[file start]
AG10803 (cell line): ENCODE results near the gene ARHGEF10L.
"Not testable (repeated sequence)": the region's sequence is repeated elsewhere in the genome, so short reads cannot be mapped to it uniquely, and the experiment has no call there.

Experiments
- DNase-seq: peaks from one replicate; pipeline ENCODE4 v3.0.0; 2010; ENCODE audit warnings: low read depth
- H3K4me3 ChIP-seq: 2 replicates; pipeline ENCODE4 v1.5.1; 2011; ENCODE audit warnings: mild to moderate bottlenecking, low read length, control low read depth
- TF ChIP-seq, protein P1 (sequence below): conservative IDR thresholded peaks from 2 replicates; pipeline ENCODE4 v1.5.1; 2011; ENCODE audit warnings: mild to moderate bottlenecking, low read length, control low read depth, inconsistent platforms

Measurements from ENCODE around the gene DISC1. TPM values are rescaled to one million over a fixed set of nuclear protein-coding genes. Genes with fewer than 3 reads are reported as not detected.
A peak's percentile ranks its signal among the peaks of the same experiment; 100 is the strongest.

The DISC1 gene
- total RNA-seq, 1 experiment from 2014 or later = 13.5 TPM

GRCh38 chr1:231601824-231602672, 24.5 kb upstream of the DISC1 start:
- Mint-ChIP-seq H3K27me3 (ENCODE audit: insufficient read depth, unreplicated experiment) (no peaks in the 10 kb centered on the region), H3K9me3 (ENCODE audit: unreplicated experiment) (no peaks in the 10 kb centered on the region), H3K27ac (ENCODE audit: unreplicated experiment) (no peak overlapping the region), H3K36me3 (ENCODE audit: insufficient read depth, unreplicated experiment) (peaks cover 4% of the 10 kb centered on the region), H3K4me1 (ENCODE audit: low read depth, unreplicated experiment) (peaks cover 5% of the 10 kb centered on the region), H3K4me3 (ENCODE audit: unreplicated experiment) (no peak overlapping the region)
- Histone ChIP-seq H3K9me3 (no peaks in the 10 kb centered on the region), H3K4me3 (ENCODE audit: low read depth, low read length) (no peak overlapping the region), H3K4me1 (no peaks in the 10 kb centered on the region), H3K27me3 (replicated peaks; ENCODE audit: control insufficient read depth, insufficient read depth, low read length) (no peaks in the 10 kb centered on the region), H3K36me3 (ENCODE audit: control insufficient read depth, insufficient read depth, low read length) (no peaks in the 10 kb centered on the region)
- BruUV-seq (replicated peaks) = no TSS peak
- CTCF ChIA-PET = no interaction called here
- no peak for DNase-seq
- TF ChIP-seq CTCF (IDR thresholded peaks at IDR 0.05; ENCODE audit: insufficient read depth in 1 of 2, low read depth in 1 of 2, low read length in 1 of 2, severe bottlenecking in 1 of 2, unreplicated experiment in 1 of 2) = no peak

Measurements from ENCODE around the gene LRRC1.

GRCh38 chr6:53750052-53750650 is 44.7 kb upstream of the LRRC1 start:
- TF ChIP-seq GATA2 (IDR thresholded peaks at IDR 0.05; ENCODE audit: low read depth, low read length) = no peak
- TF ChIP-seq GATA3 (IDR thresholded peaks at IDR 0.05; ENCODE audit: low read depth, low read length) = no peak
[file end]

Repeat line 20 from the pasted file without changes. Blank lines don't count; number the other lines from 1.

- TF ChIP-seq GATA2 (IDR thresholded peaks at IDR 0.05; ENCODE audit: low read depth, low read length) = no peak